All right, I am including myself in the group of Ghanaian librarians, which I hope is permitted.  I even posted something on the Ghana Library Association website’s forums, but no response yet, though that doesn’t really surprise me, I guess.

So far I have found the following, whom I proudly publicize:

Christian from Lolobi-Kumasi‘s blog is mostly but not exclusively photos.  I did mention to him, that a little more text would be nice.

Another more recently discovered one is the Interesting information professional blog, which I learned about at a recent workshop.  It seems as if it is tied to work at KNUST in Kumasi, more than anything else.

I guess I firmly believe that we librarians need not only to be aware of Web 2.0 tools such as blogging (among others), but we need to use them, and to promote ourselves and the skills and knowledge many of us have.

If the information I provide to colleagues, faculty or students is relevant,  interesting and/or even just  fun, I think I am performing part of my job.  And it is not so different from asking someone whether they’ve seen the latest copy of this or that magazine, or a particular new work in their field.

2009 GLA Seminar and AGM

On Friday 20 November 2009 I spent the whole day out of the office, attending the 2009 Ghana Library Association (GLA) Seminar and Annual General Meeting (AGM). For some reason while I was at British Council I didn’t make a very concerted effort to attend these annual events, except when they took place at the BC. It is an omission which I do regret, as I think it is important to stay in touch with one’s professional colleagues.

Every two years the GLA event and AGM takes place over two days, while on the alternative years, it is a one-day affair. 2009 was one of the latter years, so everything took place on one day, and as is not unusual here, there were a lot fewer people present at the afternoon event, as opposed to the official opening, and paper in the morning.

As usual I got to the venue early, but there were some people there already – mostly members of the GLA executive – but it was good to have quite a while to sort out matters like stuffing papers into files, checking that the projector which the Goethe Institut had brought worked properly, and was in the best position for a presentation, and so on. Altogether attendance was fairly good – over a hundred, and people spent much of the pre-official time talking to friends and generally keeping in touch.

It was quite a surprise that the Minister of Education, Alex Tettey-Enyo, was actually early, but as all the key people were around, there was the usual Ghanaian opening ceremony, with a prayer, introduction of key people, and then various speeches. TG none of them was too long. Interestingly enough the Minister of [or is it for?] Environment, Science and Technology, Sherry Aryeetey, also came in for a while. Not sure exactly why, though I was aware that she would be attending another conference in the same venue. But she too was pretty supportive of libraries. Tettey-Enyo did say that there was a need for new skills and competencies, and “that [it was] people not technology that create value for knowledge”. There were also speeches by the Director of the Goethe Institut (which sponsored the new GLA website) and of course by the current President of the GLA.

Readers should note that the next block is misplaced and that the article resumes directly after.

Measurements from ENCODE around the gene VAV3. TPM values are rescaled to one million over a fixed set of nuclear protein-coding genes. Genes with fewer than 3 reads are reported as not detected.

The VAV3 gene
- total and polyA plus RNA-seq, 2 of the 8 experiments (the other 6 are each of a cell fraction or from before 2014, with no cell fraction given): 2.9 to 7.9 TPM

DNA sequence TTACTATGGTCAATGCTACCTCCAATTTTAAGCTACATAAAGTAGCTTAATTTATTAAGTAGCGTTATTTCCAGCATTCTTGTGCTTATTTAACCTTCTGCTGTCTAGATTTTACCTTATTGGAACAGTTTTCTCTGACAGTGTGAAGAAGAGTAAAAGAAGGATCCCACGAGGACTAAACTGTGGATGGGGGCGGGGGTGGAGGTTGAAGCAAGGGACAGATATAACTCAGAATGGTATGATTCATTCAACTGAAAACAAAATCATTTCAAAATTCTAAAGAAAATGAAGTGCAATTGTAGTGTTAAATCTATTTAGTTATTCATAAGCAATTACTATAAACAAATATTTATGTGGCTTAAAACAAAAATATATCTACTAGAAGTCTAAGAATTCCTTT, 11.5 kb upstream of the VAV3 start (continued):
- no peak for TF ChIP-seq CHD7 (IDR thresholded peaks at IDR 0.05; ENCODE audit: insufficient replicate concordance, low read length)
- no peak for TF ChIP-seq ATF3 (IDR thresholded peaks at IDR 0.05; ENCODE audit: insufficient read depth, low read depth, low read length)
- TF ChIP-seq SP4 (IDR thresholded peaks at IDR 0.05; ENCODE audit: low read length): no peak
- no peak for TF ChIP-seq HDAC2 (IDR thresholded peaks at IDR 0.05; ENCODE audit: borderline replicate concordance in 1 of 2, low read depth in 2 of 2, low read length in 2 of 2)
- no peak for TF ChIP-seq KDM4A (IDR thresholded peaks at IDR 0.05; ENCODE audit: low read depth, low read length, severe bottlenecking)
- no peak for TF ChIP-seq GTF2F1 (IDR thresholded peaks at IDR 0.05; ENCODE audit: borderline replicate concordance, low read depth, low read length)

I did wonder what people watching and listening thought about the new GLA website, as I didn’t see anyone come up after the initial opening ceremony to say “let me see… can I try?” Maybe people felt a little inhibited?

The formal presentation was by Nii Tackie, a Lecturer at the Dept of Information Studies at the University of Ghana on “Life long learning: the role of libraries” which was the theme of the whole event. Personally I was a little frustrated at the manner of delivery as well as the content. Tackie did apologize for the lack of a PowerPoint presentation – due to “light off” at a crucial time the previous day – and said he would not read the whole of the fourteen page paper, which he didn’t. But to me, without a copy of the paper in front of me to read, it was somewhat frustrating. The content was very much a literature review in my opinion, and I would have thought it would have been more appropriate to tell the audience present to read the paper for this part, and then directly home in on the relevant bits – which were issues to do with the applicability of the seminar theme to Ghana and/or elsewhere in Africa. There were some questions, but not very many.

The business sections of the AGM were fairly straightforward: President, Secretary and Treasurer’s reports, plus one from the Editor of the Ghana Library Journal . The only real controversy came up over whether or not the names of members should be published in the newspapers, and when this could take place. I was a little surprised at how passionate many people were about this issue, and realized upon reflection that this is often the practice for professional associations and groups in Ghana, and a way of giving a very public credibility to members.

Overall I felt that the executive and organizers had obviously put a lot of work into making this event happen, but I did wonder how much the participants got out of it – professionally and intellectually.Does the format of having a very high table, and the rest on the lower level, promote interaction?  Similarly the theatre style seating doesn’t really encourage a lot of people giving feedback. Would it be possible to have presentations to smaller groups – who could then report to the larger assembly, or something along these lines?

Thoughts I admit, not really actions, but worth following up?